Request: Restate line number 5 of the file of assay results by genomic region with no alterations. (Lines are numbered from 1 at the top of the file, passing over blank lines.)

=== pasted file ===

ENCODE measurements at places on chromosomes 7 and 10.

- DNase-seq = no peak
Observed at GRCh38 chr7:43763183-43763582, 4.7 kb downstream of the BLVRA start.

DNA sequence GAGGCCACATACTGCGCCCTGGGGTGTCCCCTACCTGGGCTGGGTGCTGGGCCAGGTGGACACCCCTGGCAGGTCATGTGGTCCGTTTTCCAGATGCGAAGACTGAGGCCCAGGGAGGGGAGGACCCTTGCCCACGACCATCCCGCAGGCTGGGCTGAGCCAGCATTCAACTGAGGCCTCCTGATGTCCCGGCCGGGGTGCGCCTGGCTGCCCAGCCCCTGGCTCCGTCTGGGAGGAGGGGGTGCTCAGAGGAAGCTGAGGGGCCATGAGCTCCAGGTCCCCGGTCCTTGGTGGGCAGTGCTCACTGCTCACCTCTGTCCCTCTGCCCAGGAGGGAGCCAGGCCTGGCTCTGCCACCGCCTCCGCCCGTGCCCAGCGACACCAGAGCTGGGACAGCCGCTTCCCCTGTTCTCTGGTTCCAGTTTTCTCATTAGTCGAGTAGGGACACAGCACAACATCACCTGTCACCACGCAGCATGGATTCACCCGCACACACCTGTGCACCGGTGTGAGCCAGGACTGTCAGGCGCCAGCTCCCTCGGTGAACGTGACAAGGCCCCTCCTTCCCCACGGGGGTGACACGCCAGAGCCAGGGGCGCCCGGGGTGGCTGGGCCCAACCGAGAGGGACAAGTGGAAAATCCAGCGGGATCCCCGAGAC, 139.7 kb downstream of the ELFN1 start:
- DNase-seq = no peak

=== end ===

- DNase-seq = no peak